#7: “The Cosmic Eye” (1986)


Known for their experimental animation style and the occasional contribution to "Sesame Street," Faith and John Hubley won three Oscars during the 1950s and '60s. Serving as almost a celebration of the couple's work, "The Cosmic Eye" is a message move foretelling mankind's demise as a result of its own selfish and destructive nature. While the movie's heavy-handed theme has not aged well, "The Cosmic Eye's" surreal animation remains a sight to behold. Rather than focusing on the minor details, the visuals recreate humanity's history in the form of abstract and colorful imagery that are only loosely connected by a plot.

#6: “Son of the White Mare” (1981)


"Otherworldy" tends to be thrown around with ridiculous abandon, but there is no other phrase better suited to describe this Hungarian film. Loosely inspired by Hunnic and Avaric folktales, "Son of the White Mare's" plot cares little about logic or reality, and should be regarded as an epic tale in the vein of Homer's "The Odyssey". Even the movie's title is literal and not metaphorical. In order to do justice to such a grandiose story, "Son of the White Mare's" animation disregards conventional art in favor of fluorescent colors, jaw-dropping landscapes, and transformative editing that twists reality into something alien.

#5: “Wizards” (1977)


The weirdest thing about Ralph Bakshi's insane movie is that it somehow secured a PG-rating. An advocate for adult-animation, Bakshi tried and failed to create a family film with 1977's "Wizards", a cartoon laced with Nazi imagery and featuring a fairy whose nipples refuse to ever relax. The film's nature vs technology central motif is nothing too unique, but Bakshi blends numerous animation styles to create a disjointed but effective experience. Also, what children's show would be complete without a couple of scenes lifted from the Nazi propaganda movie "Triumph of the Will"?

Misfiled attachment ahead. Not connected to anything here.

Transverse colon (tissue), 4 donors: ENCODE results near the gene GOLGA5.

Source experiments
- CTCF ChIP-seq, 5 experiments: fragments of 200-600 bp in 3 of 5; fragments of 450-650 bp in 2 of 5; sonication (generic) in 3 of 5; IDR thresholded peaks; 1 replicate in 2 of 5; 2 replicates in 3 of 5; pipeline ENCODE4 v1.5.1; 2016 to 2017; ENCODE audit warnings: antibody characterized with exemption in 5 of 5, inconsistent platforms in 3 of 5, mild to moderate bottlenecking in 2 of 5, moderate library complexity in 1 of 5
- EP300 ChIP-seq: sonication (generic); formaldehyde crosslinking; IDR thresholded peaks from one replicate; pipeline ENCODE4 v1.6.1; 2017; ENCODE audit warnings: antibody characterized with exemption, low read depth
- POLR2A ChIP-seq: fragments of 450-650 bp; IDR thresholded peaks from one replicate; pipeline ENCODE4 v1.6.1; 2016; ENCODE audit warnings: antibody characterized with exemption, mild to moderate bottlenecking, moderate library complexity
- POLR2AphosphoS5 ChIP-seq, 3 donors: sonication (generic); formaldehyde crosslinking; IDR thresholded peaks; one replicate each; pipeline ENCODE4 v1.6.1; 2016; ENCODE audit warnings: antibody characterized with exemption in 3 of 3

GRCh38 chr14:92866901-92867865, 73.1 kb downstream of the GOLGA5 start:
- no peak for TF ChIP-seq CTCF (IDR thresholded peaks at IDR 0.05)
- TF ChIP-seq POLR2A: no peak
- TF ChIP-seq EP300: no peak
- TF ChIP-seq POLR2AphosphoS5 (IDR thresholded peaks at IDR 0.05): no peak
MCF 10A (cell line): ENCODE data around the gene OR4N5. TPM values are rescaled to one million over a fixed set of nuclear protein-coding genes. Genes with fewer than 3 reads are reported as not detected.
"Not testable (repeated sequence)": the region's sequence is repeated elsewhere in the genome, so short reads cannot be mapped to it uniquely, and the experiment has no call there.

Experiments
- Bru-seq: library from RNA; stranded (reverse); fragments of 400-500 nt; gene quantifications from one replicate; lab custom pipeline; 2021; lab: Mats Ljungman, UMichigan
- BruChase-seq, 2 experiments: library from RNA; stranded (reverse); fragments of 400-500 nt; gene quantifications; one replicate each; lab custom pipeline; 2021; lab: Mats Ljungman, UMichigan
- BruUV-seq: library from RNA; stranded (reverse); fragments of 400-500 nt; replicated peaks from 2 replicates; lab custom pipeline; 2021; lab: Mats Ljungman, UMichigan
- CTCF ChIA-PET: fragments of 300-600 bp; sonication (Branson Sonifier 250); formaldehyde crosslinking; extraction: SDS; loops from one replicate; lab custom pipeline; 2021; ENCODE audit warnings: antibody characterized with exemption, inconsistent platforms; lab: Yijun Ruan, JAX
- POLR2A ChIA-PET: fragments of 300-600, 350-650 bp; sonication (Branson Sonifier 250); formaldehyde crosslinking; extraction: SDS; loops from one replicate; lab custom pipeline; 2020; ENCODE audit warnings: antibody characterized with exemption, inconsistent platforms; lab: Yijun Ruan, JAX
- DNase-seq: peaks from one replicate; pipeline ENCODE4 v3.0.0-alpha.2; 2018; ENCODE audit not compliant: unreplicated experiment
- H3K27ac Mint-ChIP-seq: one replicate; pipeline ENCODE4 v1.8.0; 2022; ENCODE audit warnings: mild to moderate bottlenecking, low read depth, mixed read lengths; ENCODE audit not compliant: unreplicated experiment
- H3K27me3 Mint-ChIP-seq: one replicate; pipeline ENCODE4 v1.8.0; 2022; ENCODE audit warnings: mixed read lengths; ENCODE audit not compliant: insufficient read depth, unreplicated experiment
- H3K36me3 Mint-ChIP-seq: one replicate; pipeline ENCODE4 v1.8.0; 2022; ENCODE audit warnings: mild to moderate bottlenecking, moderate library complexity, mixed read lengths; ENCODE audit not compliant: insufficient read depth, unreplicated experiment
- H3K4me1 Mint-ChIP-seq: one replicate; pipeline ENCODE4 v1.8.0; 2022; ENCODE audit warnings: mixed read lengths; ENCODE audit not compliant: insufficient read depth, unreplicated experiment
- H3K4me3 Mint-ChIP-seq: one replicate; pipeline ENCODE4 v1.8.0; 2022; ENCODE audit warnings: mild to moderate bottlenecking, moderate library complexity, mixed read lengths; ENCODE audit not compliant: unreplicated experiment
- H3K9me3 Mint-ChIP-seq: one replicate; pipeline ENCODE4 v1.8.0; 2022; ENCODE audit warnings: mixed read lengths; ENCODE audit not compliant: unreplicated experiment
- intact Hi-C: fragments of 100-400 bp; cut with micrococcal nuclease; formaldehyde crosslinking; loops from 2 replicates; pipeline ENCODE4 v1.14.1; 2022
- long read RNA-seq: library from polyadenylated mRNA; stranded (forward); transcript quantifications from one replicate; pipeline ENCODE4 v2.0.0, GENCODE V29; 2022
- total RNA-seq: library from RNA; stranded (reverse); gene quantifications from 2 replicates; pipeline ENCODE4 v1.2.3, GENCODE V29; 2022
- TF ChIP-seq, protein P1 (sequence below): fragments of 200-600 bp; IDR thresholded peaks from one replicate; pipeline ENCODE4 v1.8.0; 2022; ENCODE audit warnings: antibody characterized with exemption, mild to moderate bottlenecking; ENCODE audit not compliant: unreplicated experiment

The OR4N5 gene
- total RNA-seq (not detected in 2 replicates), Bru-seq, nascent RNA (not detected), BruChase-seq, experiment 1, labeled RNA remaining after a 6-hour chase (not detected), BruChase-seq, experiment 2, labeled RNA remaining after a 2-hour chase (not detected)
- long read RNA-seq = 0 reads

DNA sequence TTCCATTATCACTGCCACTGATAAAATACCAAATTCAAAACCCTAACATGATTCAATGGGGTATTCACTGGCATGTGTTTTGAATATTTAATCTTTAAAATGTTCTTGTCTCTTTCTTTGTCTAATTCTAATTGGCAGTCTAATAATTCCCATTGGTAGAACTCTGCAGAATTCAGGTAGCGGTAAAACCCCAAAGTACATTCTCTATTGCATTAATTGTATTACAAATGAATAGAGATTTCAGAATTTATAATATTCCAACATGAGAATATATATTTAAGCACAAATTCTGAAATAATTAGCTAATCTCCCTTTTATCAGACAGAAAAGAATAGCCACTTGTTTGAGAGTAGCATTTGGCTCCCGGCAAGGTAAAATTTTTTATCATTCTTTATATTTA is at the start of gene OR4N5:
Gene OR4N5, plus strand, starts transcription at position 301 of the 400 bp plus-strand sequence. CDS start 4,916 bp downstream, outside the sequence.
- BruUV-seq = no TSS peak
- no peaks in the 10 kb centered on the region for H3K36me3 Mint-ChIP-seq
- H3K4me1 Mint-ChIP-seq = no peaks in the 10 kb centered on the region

#4: “Waking Life” (2001)


While most are probably familiar with 2006's "A Scanner Darkly", Richard Linklater had already created a feature-length film using the sames animation techniques we came to associate with that film. Tackling philosophical topics like existentialism and consciousness, "Waking Life" dreamily drifts from one complex conversation to the next, leading to the protagonist reflecting upon the nature of reality and time. To further enhance the film's ethereal mood, Linklater used rotoscoping to draw over normal footage, resulting in "Waking Life's" stylized visuals, and seeing to it that the film lands somewhere in the middle between an animated and a live-action film.